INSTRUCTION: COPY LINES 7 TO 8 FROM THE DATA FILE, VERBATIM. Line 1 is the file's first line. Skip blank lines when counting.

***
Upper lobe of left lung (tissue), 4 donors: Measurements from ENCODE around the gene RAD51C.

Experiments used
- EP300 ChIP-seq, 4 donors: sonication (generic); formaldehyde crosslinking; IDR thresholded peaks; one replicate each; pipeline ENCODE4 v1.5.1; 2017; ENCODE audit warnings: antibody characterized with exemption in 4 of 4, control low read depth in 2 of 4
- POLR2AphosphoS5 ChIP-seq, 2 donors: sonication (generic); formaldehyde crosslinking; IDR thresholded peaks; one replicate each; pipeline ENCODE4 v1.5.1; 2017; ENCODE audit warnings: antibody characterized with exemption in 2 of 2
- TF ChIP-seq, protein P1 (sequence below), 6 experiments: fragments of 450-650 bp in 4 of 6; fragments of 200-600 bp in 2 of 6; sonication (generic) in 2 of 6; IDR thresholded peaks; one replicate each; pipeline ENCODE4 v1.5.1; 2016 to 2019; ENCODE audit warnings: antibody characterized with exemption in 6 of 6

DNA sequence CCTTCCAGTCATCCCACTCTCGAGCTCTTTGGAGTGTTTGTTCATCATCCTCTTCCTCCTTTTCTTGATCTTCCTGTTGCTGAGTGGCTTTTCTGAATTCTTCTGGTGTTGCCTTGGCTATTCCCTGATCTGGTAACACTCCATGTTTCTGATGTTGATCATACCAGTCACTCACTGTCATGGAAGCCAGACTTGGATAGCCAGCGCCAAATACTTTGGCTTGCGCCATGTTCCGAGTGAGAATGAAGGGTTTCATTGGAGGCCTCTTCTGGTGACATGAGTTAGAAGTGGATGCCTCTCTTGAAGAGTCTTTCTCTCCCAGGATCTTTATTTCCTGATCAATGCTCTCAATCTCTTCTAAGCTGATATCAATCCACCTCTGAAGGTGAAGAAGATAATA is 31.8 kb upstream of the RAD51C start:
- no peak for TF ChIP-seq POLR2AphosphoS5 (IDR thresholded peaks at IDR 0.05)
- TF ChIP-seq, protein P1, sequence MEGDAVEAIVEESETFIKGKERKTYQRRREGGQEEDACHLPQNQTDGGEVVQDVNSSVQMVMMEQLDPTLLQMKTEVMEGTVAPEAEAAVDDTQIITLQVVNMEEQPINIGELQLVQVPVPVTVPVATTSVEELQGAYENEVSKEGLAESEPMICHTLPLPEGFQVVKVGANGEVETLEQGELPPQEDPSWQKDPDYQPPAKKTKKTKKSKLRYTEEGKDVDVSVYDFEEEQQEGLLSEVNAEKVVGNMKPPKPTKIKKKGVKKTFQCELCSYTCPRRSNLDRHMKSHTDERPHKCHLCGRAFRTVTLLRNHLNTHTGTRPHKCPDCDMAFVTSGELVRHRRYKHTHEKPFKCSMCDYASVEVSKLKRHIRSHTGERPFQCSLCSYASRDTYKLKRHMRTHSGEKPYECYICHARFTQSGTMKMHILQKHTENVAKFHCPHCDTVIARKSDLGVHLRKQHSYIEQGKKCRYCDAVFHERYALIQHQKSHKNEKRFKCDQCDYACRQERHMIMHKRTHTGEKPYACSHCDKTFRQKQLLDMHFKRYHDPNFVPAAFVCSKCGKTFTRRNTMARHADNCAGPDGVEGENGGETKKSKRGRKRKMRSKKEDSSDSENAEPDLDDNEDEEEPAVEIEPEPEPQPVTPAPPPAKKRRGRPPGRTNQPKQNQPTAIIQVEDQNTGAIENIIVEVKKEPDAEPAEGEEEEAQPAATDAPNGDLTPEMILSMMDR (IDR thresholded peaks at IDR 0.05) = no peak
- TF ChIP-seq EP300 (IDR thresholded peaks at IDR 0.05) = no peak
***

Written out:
- no peak for TF ChIP-seq POLR2AphosphoS5 (IDR thresholded peaks at IDR 0.05)
- TF ChIP-seq, protein P1, sequence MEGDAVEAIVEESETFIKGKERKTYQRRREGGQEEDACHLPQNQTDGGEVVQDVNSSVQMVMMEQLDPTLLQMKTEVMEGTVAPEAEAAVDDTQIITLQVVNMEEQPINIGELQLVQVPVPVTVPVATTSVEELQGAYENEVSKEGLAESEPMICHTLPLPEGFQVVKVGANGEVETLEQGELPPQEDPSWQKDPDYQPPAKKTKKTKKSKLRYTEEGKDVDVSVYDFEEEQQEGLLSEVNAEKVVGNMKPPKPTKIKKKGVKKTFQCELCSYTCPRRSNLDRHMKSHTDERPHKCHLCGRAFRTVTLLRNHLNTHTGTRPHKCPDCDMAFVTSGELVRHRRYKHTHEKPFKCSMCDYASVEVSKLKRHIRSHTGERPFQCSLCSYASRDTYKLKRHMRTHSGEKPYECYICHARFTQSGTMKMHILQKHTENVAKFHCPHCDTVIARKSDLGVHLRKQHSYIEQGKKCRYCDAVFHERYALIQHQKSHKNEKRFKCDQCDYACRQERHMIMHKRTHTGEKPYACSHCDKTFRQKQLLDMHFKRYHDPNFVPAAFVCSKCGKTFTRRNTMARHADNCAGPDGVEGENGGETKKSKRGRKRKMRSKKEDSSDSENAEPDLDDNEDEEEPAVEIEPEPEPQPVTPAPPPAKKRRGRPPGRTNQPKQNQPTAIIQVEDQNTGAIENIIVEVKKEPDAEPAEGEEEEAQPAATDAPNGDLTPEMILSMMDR (IDR thresholded peaks at IDR 0.05) = no peak